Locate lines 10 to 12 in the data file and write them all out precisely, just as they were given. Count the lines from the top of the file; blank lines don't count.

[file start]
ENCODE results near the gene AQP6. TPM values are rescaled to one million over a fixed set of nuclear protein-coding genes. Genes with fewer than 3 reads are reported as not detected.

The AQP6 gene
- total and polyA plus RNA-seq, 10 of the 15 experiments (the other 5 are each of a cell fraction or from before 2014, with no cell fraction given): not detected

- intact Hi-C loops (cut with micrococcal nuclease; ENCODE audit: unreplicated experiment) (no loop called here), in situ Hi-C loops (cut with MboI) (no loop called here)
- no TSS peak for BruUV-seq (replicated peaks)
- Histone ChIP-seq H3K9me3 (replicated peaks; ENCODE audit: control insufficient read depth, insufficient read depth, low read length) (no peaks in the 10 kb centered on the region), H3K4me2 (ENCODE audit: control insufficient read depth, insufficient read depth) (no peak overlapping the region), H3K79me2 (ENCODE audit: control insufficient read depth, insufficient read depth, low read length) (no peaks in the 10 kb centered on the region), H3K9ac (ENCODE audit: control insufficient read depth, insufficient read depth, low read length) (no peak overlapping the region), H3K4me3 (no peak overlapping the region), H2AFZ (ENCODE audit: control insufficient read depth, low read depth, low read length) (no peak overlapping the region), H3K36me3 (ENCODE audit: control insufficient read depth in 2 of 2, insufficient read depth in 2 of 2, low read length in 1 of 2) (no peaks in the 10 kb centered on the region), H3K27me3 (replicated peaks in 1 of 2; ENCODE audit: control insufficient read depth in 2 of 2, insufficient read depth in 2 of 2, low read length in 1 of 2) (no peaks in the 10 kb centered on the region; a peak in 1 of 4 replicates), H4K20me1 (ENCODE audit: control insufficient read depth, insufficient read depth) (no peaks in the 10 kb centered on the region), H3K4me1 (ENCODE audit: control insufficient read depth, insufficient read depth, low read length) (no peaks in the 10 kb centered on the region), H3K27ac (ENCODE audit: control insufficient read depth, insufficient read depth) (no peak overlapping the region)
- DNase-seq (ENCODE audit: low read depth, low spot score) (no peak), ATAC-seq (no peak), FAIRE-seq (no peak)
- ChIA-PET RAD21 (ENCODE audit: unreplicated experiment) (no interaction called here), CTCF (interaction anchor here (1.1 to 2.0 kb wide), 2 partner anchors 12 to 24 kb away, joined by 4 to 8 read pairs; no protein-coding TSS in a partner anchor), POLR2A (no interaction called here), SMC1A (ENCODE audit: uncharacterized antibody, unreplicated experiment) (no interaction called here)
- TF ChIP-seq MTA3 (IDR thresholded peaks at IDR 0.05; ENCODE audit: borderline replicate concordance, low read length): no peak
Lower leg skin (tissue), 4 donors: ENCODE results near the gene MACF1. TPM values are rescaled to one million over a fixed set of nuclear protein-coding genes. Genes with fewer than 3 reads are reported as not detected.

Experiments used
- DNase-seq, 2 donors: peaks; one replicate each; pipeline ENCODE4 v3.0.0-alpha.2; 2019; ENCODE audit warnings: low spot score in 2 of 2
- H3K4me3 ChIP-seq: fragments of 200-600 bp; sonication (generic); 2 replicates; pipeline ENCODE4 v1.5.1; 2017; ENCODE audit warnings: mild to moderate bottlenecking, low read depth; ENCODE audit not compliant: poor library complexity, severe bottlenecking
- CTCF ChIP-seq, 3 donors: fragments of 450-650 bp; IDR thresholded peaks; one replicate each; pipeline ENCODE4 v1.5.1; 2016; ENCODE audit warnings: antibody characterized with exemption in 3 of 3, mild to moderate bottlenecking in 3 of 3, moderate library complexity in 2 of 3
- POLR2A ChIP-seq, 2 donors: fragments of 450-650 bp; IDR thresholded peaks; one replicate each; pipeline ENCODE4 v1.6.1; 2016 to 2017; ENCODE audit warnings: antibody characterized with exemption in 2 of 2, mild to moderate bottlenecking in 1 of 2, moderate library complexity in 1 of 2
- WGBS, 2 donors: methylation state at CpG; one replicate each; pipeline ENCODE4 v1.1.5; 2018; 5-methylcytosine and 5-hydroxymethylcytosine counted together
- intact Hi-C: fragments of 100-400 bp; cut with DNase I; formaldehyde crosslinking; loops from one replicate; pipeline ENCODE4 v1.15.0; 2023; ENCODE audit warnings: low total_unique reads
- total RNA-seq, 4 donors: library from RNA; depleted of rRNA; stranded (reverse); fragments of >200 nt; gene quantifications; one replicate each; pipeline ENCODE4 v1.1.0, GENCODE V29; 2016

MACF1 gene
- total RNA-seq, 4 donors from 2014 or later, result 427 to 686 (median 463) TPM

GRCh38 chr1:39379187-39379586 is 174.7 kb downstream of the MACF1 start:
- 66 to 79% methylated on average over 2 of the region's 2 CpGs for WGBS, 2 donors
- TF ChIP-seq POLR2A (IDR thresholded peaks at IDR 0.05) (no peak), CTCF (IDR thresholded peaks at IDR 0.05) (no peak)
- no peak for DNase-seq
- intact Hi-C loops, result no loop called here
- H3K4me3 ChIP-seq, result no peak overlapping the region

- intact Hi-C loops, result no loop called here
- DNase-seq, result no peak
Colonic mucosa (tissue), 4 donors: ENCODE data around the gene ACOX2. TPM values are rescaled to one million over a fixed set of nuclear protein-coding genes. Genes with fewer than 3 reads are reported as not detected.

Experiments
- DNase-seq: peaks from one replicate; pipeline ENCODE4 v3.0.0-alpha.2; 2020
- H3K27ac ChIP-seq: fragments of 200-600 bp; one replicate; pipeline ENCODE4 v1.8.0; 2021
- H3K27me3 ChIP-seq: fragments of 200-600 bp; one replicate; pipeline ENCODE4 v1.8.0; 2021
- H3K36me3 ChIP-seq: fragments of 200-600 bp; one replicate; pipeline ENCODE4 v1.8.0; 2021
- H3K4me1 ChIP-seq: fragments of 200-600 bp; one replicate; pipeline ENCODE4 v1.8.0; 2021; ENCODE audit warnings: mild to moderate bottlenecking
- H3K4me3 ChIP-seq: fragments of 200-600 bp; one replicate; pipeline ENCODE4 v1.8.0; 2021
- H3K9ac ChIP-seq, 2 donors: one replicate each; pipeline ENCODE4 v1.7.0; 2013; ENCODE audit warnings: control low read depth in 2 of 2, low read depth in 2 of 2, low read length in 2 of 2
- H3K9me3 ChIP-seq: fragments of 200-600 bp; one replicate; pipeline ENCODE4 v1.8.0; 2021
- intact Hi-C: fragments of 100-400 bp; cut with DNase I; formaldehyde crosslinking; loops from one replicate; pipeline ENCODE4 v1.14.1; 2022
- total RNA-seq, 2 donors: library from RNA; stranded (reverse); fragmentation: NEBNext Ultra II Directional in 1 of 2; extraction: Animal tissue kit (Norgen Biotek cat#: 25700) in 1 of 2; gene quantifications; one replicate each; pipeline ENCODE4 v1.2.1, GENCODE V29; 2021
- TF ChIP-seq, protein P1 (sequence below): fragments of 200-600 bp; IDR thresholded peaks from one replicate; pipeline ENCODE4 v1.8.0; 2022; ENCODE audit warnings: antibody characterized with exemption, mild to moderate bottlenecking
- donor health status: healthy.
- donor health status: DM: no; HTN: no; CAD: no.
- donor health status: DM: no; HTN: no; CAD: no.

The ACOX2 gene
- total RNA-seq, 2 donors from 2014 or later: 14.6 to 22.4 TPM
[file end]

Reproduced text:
Lower leg skin (tissue), 4 donors: ENCODE results near the gene MACF1. TPM values are rescaled to one million over a fixed set of nuclear protein-coding genes. Genes with fewer than 3 reads are reported as not detected.

Experiments used
- DNase-seq, 2 donors: peaks; one replicate each; pipeline ENCODE4 v3.0.0-alpha.2; 2019; ENCODE audit warnings: low spot score in 2 of 2